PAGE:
It is typical for the spirit of the time that Benvenuto Cellini—the famous Renaissance goldsmith and sculptor who managed to fill the gap between crafts, design, and art—wrote Vita 1558–1563, an autobiography that sketched a colorful picture of his personality, showing a great self-regard and bias. Cellini wrote his “self-portrait” as a way to prove his excellence over goldsmiths, sculptors, and his noble and papal patrons. (The narrative also describes a good dose of misfortune.) In this written portrait, prestige is at work as well. The Vita retraces the life of a goldsmith who breaks out of his circle and starts competing with artists of higher hierarchy.
Maybe it is a sign of the spirit of our time that an unruly jewelry artist, one who has been busy breaking out of the boundaries of his trade for many years, is asked to make a self-portrait by means of an exhibition showing the sources of inspiration that shaped his identity as an artist and also his frustrations. For instance, including Damien Hirst in the show allowed Noten to talk (through one of the small videos in the exhibition) about the fact that he and Hirst started enclosing dead animals in their work almost at the same time. Noten “curses him” because the fine artist found superlative economic success based on his artistic prestige, while the jeweler is still plodding along.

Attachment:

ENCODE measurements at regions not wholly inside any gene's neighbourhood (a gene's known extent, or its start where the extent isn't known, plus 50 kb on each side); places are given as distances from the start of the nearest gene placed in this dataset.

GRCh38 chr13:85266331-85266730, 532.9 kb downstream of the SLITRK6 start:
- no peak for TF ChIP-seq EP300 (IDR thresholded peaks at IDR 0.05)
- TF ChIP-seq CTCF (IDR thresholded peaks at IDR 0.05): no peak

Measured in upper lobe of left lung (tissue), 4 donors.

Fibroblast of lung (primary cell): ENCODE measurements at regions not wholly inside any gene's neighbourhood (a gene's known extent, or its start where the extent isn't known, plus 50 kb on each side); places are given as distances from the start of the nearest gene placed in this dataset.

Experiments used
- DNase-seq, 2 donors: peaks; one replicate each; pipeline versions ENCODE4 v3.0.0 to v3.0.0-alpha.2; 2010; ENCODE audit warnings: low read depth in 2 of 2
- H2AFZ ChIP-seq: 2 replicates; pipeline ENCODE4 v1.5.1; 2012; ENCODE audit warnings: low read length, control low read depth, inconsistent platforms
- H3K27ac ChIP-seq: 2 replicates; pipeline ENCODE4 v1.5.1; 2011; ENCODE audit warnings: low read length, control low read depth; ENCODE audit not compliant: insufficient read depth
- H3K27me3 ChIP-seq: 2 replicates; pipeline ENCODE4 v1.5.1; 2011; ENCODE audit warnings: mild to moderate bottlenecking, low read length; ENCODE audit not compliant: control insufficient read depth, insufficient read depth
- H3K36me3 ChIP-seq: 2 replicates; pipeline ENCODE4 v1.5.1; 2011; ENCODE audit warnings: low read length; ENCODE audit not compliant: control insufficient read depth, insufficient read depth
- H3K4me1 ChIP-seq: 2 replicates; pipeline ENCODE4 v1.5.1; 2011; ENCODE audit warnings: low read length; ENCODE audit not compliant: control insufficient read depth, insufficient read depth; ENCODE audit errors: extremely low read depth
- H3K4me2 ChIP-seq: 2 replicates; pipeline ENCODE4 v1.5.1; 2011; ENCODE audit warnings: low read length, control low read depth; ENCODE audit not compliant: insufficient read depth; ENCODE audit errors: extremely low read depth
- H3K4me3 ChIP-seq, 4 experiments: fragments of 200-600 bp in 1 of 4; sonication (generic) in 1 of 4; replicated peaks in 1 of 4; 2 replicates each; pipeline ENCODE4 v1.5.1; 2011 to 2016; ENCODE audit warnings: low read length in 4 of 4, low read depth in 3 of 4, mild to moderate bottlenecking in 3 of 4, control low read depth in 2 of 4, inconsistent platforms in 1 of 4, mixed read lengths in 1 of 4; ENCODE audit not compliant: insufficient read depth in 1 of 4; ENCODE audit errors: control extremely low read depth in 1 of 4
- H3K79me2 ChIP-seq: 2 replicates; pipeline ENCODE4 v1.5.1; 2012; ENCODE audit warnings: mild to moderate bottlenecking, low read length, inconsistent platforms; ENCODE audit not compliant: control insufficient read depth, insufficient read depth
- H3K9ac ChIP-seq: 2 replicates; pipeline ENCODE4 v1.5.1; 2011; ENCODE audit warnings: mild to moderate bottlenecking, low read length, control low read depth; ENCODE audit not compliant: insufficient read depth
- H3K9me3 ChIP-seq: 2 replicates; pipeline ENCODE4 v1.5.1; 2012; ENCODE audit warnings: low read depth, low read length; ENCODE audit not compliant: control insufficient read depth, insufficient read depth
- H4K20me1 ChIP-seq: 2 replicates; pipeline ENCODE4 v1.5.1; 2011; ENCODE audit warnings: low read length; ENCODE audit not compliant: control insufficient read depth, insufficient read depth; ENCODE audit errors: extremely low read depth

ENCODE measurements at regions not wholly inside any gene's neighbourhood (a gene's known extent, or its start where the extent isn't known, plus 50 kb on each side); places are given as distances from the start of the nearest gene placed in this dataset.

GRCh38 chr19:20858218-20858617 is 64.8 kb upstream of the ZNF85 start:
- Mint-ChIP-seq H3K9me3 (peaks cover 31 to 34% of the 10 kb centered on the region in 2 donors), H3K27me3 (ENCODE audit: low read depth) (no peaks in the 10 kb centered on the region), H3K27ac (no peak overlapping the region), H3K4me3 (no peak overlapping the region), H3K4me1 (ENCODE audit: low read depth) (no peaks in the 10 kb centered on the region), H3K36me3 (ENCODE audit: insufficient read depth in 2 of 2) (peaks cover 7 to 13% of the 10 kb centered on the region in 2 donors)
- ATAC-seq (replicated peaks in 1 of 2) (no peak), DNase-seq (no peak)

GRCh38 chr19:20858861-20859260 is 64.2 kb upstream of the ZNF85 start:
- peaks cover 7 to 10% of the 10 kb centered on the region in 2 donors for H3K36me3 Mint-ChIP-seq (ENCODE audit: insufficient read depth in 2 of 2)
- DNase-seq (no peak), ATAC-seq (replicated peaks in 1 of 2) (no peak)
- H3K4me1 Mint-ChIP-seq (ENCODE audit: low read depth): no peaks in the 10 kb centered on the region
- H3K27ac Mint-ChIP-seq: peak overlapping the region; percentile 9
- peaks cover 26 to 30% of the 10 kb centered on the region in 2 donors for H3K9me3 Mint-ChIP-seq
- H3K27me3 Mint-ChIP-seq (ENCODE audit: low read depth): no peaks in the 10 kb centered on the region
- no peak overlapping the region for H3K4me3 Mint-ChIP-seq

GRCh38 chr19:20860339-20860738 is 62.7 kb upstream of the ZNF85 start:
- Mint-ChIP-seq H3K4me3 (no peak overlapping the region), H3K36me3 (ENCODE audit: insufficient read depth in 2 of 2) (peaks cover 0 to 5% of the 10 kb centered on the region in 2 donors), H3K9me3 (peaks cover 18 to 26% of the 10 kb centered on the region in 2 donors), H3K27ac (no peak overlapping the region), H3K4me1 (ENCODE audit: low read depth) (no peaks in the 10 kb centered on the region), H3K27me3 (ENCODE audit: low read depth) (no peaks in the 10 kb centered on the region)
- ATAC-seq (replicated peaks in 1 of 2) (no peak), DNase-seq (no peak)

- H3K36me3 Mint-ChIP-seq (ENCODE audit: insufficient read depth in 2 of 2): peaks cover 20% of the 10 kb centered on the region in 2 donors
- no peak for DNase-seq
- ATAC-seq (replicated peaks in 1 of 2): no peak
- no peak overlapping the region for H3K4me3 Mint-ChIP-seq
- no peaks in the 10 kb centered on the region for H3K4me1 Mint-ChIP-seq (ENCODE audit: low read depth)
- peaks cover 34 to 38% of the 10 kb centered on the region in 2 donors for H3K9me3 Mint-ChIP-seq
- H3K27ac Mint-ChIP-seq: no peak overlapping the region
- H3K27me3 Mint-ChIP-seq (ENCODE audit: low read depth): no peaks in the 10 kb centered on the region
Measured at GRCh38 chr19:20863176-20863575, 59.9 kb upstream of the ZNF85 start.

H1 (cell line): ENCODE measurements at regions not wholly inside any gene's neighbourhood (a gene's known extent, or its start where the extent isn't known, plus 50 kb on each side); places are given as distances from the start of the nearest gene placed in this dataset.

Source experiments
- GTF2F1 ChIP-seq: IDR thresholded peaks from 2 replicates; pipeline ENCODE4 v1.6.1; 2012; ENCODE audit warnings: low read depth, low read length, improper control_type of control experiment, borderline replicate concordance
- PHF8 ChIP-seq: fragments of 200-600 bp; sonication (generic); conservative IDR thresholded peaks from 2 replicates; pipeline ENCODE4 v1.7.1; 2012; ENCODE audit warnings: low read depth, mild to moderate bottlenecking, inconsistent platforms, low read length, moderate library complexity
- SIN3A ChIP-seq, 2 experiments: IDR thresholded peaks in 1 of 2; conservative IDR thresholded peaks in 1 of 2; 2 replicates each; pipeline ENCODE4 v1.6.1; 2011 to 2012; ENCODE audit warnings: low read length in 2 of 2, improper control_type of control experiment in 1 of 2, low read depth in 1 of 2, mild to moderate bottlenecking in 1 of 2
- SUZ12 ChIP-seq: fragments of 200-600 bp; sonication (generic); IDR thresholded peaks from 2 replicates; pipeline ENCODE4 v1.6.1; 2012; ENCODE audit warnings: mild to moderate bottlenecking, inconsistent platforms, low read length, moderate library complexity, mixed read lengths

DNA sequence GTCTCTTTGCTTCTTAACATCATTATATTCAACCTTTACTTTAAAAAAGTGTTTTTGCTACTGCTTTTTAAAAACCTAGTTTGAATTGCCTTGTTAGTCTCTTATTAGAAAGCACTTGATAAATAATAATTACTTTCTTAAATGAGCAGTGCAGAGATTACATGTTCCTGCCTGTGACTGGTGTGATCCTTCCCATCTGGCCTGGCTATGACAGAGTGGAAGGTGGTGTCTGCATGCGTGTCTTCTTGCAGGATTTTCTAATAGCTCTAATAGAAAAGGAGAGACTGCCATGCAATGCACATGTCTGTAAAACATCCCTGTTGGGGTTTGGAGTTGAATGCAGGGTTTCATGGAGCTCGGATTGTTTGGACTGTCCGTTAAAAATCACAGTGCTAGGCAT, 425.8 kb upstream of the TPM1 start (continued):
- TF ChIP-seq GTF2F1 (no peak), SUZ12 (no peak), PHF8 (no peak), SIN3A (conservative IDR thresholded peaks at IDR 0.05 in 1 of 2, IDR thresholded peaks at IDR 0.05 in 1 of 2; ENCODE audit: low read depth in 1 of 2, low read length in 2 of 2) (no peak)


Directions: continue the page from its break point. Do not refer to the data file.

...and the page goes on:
Ted Noten has structured the exhibition along 10 different themes that, in his view, are essential in the arts—“The Comprehensive,” “Greed,” “The Unattainable,” “Beauty,” “Desire,” “Pleasure,” “Obstinacy” (Weerbarstigheid), “Intimacy,” “Mortality,” and “Shamelessness.” One may wonder if these are all essential themes to the arts in general. They seem more related to the work of Ted Noten, and this is where the aspect of the exhibition as a self-portrait starts working. The themes are visualized as circles (a pearl necklace) on the floor of the 700-square-meter exhibition space, and each theme is positioned within a wall-less space.